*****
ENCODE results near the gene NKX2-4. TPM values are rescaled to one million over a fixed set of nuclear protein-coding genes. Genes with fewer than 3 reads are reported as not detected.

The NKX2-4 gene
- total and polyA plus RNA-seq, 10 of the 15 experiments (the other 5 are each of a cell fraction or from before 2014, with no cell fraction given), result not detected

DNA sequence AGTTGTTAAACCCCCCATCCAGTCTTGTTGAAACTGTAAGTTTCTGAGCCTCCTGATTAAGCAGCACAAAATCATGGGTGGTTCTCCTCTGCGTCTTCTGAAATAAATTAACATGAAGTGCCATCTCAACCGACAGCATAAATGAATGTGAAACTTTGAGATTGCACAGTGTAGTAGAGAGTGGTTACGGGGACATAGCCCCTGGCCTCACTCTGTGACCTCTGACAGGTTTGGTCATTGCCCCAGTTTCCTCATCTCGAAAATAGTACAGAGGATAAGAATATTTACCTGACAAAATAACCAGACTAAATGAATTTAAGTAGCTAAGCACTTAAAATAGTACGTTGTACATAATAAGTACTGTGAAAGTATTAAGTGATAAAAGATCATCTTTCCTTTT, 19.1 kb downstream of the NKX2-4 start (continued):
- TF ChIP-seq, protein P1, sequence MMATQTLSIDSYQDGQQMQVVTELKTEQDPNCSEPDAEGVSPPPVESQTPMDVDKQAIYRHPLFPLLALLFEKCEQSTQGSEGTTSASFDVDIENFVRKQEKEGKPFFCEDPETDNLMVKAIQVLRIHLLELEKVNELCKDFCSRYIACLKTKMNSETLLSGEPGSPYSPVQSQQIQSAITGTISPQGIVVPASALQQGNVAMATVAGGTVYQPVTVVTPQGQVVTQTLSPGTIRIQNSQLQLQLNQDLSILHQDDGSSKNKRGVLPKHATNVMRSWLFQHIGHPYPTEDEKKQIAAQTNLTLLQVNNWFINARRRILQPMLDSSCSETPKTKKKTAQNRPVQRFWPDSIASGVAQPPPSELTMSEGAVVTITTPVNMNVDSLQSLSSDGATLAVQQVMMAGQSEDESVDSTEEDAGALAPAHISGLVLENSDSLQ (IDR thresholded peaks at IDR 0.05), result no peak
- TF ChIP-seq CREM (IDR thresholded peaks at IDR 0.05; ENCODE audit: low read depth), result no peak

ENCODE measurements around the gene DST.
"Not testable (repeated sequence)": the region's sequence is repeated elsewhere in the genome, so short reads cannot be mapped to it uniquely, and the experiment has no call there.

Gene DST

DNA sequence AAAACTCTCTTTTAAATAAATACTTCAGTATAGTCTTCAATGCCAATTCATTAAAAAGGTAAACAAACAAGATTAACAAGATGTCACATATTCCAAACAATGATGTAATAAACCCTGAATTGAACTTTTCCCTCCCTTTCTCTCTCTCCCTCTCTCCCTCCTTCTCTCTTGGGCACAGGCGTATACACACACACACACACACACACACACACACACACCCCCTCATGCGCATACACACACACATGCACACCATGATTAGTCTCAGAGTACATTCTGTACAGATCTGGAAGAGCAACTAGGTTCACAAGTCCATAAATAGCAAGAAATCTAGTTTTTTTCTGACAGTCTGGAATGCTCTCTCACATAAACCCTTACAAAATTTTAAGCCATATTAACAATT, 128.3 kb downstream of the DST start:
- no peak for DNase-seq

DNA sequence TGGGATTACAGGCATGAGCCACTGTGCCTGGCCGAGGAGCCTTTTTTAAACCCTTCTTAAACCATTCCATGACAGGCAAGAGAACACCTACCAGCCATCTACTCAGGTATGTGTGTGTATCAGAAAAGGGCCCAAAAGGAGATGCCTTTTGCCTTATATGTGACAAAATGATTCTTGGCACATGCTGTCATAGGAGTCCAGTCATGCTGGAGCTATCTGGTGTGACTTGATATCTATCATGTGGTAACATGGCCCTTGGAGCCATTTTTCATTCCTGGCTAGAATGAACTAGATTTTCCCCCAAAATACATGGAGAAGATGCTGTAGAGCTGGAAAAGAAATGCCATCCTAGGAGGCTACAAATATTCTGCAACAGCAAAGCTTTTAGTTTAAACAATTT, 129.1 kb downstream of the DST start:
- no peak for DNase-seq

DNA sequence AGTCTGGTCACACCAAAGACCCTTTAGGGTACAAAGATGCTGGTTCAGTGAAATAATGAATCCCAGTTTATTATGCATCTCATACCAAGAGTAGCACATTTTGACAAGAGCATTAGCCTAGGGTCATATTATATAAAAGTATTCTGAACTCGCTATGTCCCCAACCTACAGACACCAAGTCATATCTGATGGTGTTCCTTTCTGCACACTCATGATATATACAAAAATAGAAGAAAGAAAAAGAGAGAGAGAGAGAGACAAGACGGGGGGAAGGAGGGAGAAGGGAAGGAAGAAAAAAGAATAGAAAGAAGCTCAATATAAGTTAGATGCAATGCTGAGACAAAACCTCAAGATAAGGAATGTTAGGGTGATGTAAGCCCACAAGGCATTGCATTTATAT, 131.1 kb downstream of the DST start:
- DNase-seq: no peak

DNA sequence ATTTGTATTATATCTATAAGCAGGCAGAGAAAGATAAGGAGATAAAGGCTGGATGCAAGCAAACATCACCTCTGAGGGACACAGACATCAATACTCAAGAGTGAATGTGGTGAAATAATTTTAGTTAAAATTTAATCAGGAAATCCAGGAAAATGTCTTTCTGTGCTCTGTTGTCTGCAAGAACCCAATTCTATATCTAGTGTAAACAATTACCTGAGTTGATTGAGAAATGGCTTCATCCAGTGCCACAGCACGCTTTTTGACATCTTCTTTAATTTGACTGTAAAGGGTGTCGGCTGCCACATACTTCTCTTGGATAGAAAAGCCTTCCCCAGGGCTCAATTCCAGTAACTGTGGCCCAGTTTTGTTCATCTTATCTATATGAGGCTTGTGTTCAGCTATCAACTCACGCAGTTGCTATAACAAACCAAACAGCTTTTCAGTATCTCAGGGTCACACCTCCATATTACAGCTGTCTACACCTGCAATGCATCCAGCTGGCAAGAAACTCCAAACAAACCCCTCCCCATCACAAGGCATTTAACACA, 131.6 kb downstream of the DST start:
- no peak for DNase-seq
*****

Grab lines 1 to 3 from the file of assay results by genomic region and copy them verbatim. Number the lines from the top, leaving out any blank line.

ENCODE results near the gene NKX2-4. TPM values are rescaled to one million over a fixed set of nuclear protein-coding genes. Genes with fewer than 3 reads are reported as not detected.

The NKX2-4 gene
- total and polyA plus RNA-seq, 10 of the 15 experiments (the other 5 are each of a cell fraction or from before 2014, with no cell fraction given), result not detected